Yellow-Headed Spruce Sawfly (Pikonema alaskensis): This sawfly feeds on all spruces. The larva is light green with a brown or reddish-yellow head and a green stripe on each side of its body. It spends winter as a prepupal larva in a cocoon. Adults appear in early June and lay eggs in needles. Larvae feed on new growth from mid-June to mid-July. There is only one generation per year.
Balsam Fir Sawfly (Neodiprion abietis): This species prefers balsam fir but also feed on spruce. The larvae are dark green with six black stripes. Their head is black. The overwintering eggs hatch in May and feed for a month. Pupation occurs in cocoons on trees or on the ground. Adults appear in August and oviposit in needles.
Balsam Shootboring Sawfly (Pleroneura brunneicornis): Mature larvae spend winter in cocoons on the ground. Adults lay eggs in the expanding buds of balsam fir in early May. The larvae feed in tunnels excavated in the center of new shoots. Mined shoots die and turn reddish-brown, resembling frost damage.
Introduced Pine Sawfly (Diprion similis): This species was introduced from Europe in 1914 and is now present throughout the northeast. It prefers white pine but also feeds on Scotch, red, Jack, and mugo pines. When fullgrown, larvae are about 1" long with a black head. Their greenish-yellow body have a double brown or blackish stripe the entire length of their back. The sides of their body are dark brown mottled with yellow and black.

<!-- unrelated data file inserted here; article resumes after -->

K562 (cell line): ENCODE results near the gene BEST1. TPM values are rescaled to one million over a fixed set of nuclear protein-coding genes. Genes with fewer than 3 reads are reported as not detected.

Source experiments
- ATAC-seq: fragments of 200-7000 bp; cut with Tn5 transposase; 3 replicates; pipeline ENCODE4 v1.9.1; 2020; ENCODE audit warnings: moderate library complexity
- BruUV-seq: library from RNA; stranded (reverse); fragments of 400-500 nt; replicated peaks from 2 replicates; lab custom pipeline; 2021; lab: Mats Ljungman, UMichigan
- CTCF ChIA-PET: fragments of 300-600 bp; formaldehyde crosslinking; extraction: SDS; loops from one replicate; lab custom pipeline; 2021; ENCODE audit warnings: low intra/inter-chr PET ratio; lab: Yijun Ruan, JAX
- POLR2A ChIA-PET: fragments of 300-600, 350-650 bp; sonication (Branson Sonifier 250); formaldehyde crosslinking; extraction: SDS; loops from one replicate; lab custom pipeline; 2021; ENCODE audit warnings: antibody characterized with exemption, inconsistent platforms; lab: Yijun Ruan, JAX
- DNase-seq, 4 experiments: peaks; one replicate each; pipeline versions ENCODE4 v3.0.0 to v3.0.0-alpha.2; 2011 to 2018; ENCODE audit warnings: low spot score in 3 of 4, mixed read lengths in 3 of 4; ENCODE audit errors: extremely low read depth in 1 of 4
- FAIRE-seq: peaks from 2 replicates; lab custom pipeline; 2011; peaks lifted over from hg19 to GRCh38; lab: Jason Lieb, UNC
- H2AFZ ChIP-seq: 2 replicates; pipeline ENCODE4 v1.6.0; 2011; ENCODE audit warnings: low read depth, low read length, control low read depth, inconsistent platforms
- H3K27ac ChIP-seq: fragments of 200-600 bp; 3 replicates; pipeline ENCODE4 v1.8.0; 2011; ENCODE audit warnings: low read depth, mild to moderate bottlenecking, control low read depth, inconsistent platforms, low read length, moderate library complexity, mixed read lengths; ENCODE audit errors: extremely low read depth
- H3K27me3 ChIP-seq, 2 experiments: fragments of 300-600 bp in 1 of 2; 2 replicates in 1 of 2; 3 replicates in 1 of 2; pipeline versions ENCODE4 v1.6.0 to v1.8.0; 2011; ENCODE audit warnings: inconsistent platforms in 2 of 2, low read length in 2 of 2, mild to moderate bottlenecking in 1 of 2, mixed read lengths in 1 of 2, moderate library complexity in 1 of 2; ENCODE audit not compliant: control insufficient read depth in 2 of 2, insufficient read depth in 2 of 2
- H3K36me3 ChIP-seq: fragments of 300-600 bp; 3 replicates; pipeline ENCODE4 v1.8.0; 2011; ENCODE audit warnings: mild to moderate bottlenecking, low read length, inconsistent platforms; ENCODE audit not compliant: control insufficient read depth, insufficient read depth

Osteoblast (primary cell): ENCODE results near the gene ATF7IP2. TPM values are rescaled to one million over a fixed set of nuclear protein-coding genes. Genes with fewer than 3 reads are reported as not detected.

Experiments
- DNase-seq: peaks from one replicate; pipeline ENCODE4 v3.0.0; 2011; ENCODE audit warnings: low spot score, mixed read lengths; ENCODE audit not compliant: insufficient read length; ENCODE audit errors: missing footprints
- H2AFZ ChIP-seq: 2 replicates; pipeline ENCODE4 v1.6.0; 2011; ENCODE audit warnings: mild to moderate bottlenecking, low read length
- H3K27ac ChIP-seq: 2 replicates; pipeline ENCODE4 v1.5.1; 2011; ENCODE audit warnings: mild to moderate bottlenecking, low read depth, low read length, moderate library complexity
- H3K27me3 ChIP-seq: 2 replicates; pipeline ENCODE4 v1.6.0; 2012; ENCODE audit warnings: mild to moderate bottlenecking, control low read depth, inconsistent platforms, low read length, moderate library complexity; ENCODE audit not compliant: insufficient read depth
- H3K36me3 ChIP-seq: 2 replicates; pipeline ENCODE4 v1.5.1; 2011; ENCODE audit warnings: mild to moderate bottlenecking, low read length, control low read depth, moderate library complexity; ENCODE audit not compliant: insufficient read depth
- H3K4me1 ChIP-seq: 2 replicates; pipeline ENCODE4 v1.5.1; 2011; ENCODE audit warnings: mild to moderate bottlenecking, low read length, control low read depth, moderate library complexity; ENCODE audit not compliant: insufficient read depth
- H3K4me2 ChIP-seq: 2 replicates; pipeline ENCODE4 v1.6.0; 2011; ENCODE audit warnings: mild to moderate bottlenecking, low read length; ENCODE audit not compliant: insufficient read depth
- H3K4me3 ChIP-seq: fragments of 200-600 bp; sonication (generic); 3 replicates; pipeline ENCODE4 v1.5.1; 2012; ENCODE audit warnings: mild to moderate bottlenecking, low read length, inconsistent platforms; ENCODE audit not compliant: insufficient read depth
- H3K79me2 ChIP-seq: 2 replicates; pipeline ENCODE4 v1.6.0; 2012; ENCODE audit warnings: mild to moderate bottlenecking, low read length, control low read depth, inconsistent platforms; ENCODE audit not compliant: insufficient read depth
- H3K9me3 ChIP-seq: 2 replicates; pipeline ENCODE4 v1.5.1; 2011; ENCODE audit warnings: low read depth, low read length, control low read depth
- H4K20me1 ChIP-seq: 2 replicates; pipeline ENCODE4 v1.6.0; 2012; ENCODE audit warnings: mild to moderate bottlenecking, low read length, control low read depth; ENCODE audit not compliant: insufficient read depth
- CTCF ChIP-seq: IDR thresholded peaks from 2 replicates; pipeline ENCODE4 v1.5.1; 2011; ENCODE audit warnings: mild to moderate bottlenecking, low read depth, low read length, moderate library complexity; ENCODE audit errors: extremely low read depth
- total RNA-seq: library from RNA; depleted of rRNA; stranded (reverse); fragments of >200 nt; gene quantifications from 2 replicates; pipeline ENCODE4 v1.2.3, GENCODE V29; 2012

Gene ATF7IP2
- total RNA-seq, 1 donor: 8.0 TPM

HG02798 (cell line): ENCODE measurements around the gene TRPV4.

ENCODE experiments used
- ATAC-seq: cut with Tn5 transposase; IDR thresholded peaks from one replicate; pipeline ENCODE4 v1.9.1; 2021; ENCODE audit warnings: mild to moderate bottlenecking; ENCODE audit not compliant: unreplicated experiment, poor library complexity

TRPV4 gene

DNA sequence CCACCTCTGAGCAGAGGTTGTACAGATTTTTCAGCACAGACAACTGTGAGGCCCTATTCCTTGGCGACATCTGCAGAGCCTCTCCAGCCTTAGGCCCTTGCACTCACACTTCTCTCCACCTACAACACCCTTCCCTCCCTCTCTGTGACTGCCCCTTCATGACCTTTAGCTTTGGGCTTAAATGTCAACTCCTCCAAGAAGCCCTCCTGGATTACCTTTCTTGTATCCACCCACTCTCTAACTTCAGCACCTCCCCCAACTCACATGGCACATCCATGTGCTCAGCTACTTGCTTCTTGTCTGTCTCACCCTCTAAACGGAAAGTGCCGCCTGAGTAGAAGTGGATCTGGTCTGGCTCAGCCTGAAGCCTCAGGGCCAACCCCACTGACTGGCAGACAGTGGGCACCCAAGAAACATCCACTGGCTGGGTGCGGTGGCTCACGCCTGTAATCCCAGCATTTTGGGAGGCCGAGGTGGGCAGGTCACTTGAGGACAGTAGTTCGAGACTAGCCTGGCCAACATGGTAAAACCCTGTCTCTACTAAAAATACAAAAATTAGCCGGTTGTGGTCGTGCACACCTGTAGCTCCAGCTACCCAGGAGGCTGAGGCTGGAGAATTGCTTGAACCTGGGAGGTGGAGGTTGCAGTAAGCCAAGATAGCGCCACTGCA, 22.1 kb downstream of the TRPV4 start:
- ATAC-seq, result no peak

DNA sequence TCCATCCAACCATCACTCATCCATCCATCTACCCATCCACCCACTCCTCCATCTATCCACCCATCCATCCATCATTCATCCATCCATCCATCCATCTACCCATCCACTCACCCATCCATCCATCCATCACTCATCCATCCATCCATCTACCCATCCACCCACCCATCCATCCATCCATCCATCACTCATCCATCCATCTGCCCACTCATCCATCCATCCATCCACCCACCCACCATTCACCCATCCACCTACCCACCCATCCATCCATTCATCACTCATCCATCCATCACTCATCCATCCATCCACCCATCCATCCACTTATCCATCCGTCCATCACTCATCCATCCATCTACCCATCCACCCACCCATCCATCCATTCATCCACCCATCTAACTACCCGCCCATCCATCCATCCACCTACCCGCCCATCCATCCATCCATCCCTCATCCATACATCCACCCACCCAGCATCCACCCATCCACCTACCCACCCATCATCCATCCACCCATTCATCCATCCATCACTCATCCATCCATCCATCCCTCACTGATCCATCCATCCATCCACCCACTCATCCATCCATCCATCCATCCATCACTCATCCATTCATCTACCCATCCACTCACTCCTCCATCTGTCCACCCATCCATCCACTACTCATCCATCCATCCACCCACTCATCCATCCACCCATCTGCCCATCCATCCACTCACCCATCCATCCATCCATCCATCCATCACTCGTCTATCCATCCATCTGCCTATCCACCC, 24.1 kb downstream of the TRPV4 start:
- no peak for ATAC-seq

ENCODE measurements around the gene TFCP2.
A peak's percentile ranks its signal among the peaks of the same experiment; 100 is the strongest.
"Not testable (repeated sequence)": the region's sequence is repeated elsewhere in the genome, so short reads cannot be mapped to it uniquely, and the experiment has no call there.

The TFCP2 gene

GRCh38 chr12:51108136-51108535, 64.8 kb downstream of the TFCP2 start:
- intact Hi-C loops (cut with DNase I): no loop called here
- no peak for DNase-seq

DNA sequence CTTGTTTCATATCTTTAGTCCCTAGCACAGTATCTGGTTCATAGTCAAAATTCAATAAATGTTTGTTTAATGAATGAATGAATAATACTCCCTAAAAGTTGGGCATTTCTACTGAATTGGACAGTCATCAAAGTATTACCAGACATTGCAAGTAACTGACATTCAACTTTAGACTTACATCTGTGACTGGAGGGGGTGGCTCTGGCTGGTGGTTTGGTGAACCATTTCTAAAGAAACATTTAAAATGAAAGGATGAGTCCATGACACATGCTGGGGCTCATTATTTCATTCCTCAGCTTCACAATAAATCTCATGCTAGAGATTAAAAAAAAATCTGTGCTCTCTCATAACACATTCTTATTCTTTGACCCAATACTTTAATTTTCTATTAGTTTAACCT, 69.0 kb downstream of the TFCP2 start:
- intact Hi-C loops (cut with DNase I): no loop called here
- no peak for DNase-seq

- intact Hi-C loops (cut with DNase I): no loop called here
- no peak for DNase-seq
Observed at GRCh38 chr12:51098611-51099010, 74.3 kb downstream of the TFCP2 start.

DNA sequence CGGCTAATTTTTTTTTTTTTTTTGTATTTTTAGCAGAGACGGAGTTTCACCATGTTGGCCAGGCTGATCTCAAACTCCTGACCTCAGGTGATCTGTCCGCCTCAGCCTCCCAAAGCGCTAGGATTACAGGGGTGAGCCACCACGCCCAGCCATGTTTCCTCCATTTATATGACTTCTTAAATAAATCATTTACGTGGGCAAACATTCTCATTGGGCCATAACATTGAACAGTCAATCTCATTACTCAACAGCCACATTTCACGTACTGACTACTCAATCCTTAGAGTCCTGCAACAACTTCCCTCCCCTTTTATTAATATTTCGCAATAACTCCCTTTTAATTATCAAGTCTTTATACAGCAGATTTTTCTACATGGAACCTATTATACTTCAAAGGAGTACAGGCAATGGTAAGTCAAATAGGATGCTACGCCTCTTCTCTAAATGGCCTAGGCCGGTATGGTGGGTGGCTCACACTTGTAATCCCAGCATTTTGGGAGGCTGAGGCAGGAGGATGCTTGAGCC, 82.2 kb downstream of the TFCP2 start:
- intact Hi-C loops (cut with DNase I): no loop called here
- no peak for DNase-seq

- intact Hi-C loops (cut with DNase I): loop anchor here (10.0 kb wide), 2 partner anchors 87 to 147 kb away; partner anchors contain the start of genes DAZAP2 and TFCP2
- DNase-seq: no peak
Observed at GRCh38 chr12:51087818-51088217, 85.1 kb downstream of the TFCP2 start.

They spend winter as prepupae with adults appearing from May to mid-June. Females deposit eggs in the edge of older needles. Young larvae feed gregariously while older larvae feed singly. There can be two generations per year plus a partial third generation.
- Cultural Practices - The best management is preventive measures related to plant health. Correct plant selection, proper site selection when planting, and then continued recommended cultural care ensures that plants are in excellent health. The better condition a plant is in, the more damage it can tolerate without affecting its health status. If sawflies are in small numbers, you can clip out the colony and destroy the larvae.
- Biological Control - Natural enemies, such as rodents, birds, and predacious and parasitic insects play an important role in reducing sawfly populations. Often we employ biological insecticides containing Bacillus thuringiensis to control caterpillars. These products DO NOT control sawflies, so it is important to read the description on how to tell sawflies from caterpillars.
- Chemical Control - Sometimes chemical insecticides are recommended in protecting young conifer plantations.
For specific chemical controls consult your county Extension Specialist for recommendations.
Stop! Read the label on every pesticide container each time before using the material. Pesticides must be applied only as directed on the label to be in compliance with the law. All pesticides listed in this publication are contingent upon continued registration. Contact the Division of Pesticide Control at (603) 271-3550 to check registration status. Dispose of empty containers safely, according to New Hampshire regulations.